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# Between mu- and primitive recursion

It is well known that primitive recursion is not powerful enough to express all functions, Ackermann function being probably the best known example.

Now, in the logic courses (that I have had look at) one always proceeded from primitive recursion to mu-recursion. In computer science terms this basicly means we are jumping from a formalism where programs are quaranteed to halt to a Turing-complete formalism where halting is a non-computable property i.e. we can't say for every program if it will eventually halt.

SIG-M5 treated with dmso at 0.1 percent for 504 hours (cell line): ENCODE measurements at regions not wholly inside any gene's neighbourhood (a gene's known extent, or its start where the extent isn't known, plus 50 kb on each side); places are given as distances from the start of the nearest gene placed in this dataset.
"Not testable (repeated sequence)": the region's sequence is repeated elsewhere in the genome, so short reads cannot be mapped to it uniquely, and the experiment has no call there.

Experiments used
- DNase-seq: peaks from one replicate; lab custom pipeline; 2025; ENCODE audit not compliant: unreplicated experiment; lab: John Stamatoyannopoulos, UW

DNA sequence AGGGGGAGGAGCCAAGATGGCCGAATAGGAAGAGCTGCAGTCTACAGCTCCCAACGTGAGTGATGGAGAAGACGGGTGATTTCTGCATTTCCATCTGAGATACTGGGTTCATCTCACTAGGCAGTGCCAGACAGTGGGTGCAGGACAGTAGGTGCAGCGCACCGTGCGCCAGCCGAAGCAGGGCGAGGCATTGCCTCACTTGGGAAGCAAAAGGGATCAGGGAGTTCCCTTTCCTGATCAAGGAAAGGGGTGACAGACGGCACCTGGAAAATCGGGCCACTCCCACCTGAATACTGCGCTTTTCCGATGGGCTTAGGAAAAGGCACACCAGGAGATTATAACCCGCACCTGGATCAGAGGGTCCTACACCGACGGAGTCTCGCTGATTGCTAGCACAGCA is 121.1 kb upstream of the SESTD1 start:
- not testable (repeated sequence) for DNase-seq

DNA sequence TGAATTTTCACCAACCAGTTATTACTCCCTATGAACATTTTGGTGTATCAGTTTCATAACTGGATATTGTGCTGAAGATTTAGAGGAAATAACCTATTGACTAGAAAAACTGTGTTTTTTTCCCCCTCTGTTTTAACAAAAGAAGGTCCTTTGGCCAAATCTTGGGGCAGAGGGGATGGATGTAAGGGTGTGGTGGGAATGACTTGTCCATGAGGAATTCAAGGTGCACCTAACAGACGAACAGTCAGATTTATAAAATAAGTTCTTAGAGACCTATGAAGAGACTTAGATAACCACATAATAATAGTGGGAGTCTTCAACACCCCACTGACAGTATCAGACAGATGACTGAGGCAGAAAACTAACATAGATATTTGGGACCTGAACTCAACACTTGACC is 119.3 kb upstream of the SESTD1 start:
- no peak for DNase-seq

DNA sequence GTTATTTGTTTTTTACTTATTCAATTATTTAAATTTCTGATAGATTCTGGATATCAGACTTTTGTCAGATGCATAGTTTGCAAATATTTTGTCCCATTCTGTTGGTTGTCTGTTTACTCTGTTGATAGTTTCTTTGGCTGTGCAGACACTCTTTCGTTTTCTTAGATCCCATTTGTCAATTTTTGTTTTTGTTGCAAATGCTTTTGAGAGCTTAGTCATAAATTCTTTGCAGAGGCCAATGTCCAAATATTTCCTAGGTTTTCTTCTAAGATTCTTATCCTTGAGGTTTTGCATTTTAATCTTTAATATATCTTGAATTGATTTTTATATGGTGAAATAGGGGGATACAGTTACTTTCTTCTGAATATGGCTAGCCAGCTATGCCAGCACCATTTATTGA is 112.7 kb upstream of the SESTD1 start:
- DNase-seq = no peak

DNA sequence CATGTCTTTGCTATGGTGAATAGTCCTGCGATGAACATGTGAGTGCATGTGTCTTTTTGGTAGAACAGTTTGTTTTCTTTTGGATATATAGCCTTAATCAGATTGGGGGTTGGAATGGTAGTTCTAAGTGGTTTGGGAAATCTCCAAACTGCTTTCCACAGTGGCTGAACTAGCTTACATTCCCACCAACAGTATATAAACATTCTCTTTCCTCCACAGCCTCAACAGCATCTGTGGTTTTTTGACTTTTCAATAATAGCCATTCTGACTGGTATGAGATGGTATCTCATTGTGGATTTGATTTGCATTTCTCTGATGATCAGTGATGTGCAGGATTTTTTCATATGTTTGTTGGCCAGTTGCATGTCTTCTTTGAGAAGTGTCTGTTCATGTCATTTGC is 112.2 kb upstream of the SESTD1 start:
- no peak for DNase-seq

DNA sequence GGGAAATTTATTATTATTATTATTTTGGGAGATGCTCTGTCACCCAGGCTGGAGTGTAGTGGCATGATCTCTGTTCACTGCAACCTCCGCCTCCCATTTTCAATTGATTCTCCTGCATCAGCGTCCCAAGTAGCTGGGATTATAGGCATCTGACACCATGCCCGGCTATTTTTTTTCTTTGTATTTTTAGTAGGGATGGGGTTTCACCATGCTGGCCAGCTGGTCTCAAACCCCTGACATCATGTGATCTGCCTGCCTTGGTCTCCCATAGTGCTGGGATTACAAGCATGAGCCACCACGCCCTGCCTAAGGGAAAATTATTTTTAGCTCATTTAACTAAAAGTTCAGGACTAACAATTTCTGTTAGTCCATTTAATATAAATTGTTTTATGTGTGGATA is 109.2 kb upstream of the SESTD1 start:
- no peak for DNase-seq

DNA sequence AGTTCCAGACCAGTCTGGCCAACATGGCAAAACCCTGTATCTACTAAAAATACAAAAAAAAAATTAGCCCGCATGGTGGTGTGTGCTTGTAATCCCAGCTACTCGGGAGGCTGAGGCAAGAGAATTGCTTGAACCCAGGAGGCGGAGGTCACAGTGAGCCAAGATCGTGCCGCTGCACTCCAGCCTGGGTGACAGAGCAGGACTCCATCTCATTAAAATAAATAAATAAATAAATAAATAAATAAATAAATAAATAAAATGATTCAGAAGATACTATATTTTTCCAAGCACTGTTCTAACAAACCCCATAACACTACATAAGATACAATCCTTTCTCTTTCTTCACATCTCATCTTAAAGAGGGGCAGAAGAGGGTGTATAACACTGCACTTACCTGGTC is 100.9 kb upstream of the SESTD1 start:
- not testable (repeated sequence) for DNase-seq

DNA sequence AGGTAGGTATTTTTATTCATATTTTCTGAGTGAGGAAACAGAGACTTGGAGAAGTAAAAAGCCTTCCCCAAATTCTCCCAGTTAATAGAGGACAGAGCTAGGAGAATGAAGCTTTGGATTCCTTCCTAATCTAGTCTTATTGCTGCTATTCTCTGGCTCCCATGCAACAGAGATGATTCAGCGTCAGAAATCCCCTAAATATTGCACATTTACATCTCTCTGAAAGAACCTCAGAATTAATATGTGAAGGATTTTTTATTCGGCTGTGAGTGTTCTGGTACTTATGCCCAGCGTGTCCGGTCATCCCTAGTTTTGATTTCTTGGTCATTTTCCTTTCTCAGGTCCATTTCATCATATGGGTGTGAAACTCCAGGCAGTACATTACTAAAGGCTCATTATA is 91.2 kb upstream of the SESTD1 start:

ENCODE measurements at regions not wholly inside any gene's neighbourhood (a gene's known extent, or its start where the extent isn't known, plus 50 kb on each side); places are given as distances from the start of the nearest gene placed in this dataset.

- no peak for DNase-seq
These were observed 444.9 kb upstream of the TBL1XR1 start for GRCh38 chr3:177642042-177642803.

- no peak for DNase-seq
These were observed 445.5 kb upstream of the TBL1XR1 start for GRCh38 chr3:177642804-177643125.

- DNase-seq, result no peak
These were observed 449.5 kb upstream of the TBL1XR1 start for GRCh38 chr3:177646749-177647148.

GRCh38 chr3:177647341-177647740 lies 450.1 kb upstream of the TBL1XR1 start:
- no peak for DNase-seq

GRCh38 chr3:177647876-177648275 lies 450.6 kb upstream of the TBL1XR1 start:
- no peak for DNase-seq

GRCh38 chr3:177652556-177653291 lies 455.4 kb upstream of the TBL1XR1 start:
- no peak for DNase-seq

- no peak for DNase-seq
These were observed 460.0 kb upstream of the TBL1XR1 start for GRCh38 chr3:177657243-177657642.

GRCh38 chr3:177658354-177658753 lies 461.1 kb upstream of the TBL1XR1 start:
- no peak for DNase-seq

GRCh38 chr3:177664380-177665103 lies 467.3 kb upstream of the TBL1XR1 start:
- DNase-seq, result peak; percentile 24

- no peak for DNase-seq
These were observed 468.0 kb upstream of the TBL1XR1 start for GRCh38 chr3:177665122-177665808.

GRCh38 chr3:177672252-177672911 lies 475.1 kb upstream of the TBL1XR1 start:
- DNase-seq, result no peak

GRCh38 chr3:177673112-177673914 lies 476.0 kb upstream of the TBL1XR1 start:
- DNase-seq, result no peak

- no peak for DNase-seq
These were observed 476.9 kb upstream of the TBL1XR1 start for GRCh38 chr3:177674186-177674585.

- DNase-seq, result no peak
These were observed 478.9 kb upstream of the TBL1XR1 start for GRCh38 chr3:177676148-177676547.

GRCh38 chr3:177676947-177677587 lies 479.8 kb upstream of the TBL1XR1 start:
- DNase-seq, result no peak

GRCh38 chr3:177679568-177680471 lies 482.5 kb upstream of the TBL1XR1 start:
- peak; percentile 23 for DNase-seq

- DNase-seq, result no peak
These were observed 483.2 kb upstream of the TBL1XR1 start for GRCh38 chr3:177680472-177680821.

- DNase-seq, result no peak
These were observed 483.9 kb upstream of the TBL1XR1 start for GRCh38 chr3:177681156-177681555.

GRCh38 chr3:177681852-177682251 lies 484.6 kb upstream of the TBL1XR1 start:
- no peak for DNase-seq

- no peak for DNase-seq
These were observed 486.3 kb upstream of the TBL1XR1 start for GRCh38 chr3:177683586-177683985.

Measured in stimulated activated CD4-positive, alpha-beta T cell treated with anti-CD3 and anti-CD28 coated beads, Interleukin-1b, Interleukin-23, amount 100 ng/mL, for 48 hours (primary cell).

I got curious if there is any hierarchy between primitive recursion and mu-recursion. After a while I found a programming language called Charity. In Charity (according to Wikipedia) all programs are quaranteed to stop, thus its not Turing-complete, but, on the other hand, it is expressive enough to implement Ackermann function.

This suggests there is at least one level between mu-recursion and primitive recursion.

My question is: does there exists any other halt-for-sure formalisms that are more expressive than primitive recursion? Or, even better, does there exist some known hierarchies between mu-recursive and primitive recursive functions? I'm curious about how "much" we can compute with a formalism that guarantees halting.